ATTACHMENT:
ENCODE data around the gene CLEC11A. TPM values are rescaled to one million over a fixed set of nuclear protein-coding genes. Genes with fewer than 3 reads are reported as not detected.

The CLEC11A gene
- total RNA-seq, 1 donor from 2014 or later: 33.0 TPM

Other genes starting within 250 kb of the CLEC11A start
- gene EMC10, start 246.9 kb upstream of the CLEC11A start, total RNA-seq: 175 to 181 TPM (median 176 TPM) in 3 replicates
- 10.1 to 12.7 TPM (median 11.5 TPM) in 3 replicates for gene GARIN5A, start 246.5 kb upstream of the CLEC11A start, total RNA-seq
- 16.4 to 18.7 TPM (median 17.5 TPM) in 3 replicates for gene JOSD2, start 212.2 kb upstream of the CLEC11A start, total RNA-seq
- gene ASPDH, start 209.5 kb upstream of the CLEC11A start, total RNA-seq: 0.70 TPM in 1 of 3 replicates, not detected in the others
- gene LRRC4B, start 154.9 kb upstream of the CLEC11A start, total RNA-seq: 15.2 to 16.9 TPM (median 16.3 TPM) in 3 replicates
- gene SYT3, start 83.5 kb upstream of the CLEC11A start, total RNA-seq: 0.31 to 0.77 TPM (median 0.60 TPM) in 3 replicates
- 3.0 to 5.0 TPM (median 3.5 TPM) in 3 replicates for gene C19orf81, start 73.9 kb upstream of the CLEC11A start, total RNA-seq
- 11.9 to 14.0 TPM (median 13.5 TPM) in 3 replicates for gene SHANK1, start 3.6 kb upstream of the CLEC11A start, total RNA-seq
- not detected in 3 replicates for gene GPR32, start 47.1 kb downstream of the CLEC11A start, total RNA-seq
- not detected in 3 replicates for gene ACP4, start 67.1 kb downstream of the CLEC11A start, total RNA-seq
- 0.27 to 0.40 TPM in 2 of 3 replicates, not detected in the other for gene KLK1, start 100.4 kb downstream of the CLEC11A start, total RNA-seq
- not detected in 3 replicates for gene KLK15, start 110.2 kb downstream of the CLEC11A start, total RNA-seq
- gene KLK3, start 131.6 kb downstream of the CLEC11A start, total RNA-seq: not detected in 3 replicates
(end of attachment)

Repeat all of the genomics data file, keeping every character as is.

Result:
ENCODE data around the gene CLEC11A. TPM values are rescaled to one million over a fixed set of nuclear protein-coding genes. Genes with fewer than 3 reads are reported as not detected.

The CLEC11A gene
- total RNA-seq, 1 donor from 2014 or later: 33.0 TPM

Other genes starting within 250 kb of the CLEC11A start
- gene EMC10, start 246.9 kb upstream of the CLEC11A start, total RNA-seq: 175 to 181 TPM (median 176 TPM) in 3 replicates
- 10.1 to 12.7 TPM (median 11.5 TPM) in 3 replicates for gene GARIN5A, start 246.5 kb upstream of the CLEC11A start, total RNA-seq
- 16.4 to 18.7 TPM (median 17.5 TPM) in 3 replicates for gene JOSD2, start 212.2 kb upstream of the CLEC11A start, total RNA-seq
- gene ASPDH, start 209.5 kb upstream of the CLEC11A start, total RNA-seq: 0.70 TPM in 1 of 3 replicates, not detected in the others
- gene LRRC4B, start 154.9 kb upstream of the CLEC11A start, total RNA-seq: 15.2 to 16.9 TPM (median 16.3 TPM) in 3 replicates
- gene SYT3, start 83.5 kb upstream of the CLEC11A start, total RNA-seq: 0.31 to 0.77 TPM (median 0.60 TPM) in 3 replicates
- 3.0 to 5.0 TPM (median 3.5 TPM) in 3 replicates for gene C19orf81, start 73.9 kb upstream of the CLEC11A start, total RNA-seq
- 11.9 to 14.0 TPM (median 13.5 TPM) in 3 replicates for gene SHANK1, start 3.6 kb upstream of the CLEC11A start, total RNA-seq
- not detected in 3 replicates for gene GPR32, start 47.1 kb downstream of the CLEC11A start, total RNA-seq
- not detected in 3 replicates for gene ACP4, start 67.1 kb downstream of the CLEC11A start, total RNA-seq
- 0.27 to 0.40 TPM in 2 of 3 replicates, not detected in the other for gene KLK1, start 100.4 kb downstream of the CLEC11A start, total RNA-seq
- not detected in 3 replicates for gene KLK15, start 110.2 kb downstream of the CLEC11A start, total RNA-seq
- gene KLK3, start 131.6 kb downstream of the CLEC11A start, total RNA-seq: not detected in 3 replicates